|Posted: June 8, 2005, 8:21 pm - IP Logged|
Maybe you knew this and maybe I'm behind. Remember this applies to non-doubles and to the Texas Pick3 combined day and night draws. The precentage of hits for doubles and triples combined equal about the same as the percentage of numbers they account for (28 to 28%) so there's no advantage there. I decided to look at the percentage of hits for combinations with 3 consecutive numbers, 3 odd numbers, 3 even numbers, 3high (>=5) numbers, and 3 low (<=4) numbers. That's 42 (of 120) different numbers equaling 252 straight combinations. Now that's 25.2% of the total 1000 combinations, but they only hit approximately 13% of the time. In contrast, the other 78 non-double combinations equaling 468 straight combinations (46.8%) have hit 59+% of the time.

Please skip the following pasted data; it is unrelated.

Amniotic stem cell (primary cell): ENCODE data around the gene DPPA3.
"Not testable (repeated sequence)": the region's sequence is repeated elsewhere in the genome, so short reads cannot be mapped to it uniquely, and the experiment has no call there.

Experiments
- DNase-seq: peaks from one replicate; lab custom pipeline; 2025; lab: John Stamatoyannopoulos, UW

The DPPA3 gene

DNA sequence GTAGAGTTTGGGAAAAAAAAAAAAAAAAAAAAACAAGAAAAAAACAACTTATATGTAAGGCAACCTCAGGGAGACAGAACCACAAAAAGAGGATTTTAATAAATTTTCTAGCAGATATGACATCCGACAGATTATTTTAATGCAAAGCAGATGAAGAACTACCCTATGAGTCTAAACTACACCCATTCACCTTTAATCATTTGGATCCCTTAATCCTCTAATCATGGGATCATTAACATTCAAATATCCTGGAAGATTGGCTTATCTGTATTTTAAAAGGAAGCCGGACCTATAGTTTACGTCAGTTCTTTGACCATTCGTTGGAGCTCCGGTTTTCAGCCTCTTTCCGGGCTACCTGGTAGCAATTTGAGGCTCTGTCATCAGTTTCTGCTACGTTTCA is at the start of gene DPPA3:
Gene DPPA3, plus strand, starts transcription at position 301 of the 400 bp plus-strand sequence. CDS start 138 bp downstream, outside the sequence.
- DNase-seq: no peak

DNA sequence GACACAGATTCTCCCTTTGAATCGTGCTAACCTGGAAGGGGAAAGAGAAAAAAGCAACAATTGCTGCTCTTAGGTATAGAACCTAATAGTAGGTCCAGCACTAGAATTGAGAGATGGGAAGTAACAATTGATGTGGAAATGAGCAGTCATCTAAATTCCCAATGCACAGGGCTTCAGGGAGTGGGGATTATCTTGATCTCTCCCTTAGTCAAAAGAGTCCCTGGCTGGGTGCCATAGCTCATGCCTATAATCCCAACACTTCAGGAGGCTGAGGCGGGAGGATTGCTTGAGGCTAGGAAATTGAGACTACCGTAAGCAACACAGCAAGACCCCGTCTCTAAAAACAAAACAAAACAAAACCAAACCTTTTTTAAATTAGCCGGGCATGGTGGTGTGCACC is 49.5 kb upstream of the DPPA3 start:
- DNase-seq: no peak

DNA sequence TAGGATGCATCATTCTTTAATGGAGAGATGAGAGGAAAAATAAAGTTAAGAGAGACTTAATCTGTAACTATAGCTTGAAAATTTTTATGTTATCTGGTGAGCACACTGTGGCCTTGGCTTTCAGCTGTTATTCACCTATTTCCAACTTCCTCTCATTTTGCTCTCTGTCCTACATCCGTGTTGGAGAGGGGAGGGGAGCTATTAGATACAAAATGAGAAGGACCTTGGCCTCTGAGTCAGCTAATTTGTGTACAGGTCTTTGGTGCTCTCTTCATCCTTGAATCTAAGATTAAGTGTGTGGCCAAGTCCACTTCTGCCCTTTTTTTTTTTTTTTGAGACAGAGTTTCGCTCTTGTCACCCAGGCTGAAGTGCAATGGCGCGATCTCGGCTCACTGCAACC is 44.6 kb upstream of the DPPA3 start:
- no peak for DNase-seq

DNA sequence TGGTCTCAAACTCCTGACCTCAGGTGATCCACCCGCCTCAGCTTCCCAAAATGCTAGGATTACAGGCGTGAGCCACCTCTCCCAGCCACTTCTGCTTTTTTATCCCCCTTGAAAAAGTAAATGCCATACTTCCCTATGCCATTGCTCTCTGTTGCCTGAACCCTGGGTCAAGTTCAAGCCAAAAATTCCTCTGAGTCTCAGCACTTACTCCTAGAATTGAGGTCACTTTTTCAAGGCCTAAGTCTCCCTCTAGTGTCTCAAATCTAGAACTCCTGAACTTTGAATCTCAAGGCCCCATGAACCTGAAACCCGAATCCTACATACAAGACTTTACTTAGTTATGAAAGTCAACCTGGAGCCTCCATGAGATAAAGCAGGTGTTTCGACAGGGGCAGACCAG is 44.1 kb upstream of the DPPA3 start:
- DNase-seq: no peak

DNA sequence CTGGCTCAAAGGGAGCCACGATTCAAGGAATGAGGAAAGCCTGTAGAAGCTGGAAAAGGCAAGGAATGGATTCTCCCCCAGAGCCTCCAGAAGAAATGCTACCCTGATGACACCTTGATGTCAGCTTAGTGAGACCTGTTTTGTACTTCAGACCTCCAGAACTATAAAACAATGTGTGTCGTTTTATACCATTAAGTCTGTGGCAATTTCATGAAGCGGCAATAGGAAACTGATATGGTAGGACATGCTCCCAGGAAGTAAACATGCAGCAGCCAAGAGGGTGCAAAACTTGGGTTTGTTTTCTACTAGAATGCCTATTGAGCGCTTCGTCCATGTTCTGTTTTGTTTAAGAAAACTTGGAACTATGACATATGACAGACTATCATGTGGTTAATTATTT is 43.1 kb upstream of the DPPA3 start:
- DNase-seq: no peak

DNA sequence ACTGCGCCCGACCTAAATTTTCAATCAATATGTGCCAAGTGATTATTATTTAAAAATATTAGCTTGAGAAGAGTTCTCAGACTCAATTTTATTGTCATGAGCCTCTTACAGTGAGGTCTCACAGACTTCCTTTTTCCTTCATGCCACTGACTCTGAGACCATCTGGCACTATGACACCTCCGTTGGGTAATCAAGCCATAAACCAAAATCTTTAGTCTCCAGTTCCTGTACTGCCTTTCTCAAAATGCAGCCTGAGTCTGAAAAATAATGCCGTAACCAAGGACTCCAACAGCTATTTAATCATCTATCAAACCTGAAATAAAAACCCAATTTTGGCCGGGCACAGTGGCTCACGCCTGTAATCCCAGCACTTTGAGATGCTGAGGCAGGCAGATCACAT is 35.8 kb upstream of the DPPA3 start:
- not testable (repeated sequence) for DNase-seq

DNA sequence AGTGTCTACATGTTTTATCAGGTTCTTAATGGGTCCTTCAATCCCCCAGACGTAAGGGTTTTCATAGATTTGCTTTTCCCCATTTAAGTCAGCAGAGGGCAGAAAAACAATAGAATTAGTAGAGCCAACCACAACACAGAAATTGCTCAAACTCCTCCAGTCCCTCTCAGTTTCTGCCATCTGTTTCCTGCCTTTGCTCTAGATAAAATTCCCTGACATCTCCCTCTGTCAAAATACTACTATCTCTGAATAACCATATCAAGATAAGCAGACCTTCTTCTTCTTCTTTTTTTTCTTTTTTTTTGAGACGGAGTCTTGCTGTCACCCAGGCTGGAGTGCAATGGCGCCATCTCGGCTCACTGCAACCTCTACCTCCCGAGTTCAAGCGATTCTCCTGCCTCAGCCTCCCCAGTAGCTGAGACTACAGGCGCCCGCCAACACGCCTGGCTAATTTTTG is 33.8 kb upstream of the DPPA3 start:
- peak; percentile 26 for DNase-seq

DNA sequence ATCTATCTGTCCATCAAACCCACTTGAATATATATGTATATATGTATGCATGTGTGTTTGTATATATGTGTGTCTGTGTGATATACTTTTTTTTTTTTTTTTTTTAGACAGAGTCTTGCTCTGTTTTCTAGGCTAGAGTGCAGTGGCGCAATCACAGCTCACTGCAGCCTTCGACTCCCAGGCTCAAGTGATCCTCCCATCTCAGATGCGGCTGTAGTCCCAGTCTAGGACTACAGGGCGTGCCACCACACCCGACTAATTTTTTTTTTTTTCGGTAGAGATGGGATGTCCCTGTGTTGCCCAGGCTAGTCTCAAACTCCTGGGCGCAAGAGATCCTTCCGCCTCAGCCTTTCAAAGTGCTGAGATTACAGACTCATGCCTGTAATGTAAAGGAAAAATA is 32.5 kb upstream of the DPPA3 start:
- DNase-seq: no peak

I've already put a small bias in my calculations against the first set of numbers, but they still pop up in my lists. My question is, is this a valid consideration and are these numbers actually skewed in our favor and should I put more bias in my calculations against the first set? Maybe that's three questions. Any answers?
Only those who attempt the absurd can achieve the impossible.